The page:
is a certainty that we must maintain our health with a healthy diet as well.

I have read a lot and tried some tips and exercises on weight loss and diet but the results are less satisfactory.

but fortunately I found the secret to losing weight and healthy diet. in just three weeks I managed to lose my weight 10 pounds. read more of my experience here http://bit.ly/free-3weekdiet
Reply Reply
 
20 Helpful Tips for Cleaning and Organizing When You're Chronically Ill

Featured Products

FibroSleep™ FibroSleep™
The All-in-One Natural Sleep Aid
Energy NADH™ 12.5mg Energy NADH™ 12.5mg
Improve Energy & Cognitive Function
Fibro Freedom™ Fibro Freedom™
Soothes, Strengthens & Revitalizes
Guaifenesin FA™ Guaifenesin FA™
Helps the Body Eliminate Excess Calcium and Phosphates
Optimized Curcumin Longvida® Optimized Curcumin Longvida®
Supports Cognition, Memory & Overall Health

Natural Remedies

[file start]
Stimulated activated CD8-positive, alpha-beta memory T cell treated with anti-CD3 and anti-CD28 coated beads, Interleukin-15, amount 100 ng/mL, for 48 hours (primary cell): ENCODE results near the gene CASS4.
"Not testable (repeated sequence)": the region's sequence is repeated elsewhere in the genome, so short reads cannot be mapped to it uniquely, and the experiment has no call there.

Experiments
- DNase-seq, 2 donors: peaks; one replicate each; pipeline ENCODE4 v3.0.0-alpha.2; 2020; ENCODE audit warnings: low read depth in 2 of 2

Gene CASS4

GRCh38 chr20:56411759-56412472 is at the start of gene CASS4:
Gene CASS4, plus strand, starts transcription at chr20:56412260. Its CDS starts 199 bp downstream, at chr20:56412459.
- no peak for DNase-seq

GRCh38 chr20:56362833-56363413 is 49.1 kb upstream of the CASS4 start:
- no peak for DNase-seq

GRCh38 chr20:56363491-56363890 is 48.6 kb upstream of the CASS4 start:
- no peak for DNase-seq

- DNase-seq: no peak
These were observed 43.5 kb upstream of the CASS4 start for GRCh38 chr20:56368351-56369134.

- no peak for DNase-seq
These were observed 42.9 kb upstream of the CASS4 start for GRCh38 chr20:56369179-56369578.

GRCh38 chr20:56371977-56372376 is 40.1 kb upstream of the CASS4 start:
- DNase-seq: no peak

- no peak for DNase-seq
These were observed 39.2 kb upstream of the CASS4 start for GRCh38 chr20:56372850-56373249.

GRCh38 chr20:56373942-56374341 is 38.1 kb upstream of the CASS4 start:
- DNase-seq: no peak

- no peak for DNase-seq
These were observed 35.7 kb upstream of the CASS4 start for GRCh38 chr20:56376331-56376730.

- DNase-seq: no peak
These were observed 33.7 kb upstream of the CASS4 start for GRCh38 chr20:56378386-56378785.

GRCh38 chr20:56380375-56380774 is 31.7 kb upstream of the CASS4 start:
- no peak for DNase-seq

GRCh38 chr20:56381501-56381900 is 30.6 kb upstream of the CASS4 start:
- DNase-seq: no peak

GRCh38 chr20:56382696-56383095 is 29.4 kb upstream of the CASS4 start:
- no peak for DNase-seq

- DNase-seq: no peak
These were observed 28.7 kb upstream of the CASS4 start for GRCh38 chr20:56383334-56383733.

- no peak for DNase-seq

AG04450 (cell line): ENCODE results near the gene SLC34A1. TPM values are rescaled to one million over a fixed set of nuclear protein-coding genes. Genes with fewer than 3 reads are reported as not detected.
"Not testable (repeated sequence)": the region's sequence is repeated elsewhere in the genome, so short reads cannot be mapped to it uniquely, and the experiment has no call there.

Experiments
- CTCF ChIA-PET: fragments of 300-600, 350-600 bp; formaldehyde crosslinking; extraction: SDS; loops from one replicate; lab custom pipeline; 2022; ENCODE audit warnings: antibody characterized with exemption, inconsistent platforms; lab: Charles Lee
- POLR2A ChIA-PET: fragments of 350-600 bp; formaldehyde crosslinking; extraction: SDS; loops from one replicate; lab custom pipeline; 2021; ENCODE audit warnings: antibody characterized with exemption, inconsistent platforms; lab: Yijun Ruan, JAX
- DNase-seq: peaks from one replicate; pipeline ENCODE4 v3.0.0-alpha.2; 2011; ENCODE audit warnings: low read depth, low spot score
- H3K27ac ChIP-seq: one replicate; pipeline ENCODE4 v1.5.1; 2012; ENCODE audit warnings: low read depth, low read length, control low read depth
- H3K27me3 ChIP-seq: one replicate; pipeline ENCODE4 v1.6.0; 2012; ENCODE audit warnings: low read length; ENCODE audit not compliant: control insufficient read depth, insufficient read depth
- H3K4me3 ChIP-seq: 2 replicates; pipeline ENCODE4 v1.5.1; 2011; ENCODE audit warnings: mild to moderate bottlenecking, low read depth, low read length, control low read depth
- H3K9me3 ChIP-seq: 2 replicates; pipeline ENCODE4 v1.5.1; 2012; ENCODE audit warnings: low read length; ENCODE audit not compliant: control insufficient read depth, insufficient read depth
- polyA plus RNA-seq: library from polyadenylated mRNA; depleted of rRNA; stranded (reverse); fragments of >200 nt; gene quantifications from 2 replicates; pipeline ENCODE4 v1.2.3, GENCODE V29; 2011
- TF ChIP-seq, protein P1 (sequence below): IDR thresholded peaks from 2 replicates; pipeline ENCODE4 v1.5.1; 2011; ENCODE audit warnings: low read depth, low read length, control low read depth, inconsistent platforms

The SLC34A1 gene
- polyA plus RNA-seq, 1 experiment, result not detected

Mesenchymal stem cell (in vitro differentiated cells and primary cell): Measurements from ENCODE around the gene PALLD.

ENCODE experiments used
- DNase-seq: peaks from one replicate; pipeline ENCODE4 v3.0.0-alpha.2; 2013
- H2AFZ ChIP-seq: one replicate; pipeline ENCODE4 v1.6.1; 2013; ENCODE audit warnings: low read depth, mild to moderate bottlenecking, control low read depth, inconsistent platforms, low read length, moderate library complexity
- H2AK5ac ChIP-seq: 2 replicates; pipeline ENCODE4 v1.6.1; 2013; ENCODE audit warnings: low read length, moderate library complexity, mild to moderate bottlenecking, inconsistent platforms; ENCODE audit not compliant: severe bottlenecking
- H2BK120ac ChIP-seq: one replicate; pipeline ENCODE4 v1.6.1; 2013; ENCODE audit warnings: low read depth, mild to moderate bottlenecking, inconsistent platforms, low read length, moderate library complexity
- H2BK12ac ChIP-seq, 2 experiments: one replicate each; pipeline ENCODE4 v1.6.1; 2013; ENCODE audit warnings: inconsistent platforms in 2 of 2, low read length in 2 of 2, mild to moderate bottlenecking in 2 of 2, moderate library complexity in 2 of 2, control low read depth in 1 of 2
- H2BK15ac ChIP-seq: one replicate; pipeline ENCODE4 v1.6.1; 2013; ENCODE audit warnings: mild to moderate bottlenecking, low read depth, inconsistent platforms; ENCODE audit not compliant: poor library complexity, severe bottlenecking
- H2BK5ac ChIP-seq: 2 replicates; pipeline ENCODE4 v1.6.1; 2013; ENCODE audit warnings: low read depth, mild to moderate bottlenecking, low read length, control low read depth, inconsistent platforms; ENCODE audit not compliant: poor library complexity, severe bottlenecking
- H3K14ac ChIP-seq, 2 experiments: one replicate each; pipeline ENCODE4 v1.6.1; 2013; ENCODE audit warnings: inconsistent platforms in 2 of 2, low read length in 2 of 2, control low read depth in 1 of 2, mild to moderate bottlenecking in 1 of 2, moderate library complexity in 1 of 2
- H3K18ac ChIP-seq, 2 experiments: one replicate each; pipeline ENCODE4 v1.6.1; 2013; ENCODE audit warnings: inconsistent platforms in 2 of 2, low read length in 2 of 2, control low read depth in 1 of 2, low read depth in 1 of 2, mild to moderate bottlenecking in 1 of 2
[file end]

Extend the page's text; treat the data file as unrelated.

Breaking Through the Mental Fog Breaking Through the Mental Fog
Pioneer Scientists Uncover a Revolutionary Neuroprotective Supplement for Nerve Health Pioneer Scientists Uncover a Revolutionary Neuroprotective Supplement for Nerve Health
Energy Breakthrough - One Fibromyalgia Patient’s Fortuitous Discovery Energy Breakthrough - One Fibromyalgia Patient’s Fortuitous Discovery
Rejuvenating the Brain - How PQQ Helps Power Up Mental Processing Rejuvenating the Brain - How PQQ Helps Power Up Mental Processing
Health Benefits Are Brewing in Green Tea Health Benefits Are Brewing in Green Tea

CONTACT US
ProHealth, Inc.
555 Maple Ave
Carpinteria, CA 93013
(800) 366-6056  |  Email

· Become a Wholesaler

· Affiliate Program
SHOP WITH CONFIDENCE
Credit Card Processing
SUBSCRIBE AND SAVE 15% NOW*
Be the first to know about new products, special discounts and the latest health news. *New subscribers only

CONNECT WITH US ProHealth on Facebook  ProHealth on Twitter  ProHealth on Pinterest  ProHealth on Google Plus

© 2016 ProHealth, Inc. All rights reserved. Store  |  Customer Service  |  Guarantee  |  Privacy  |  Contact Us  |  Library  |  RSS  |  Site Map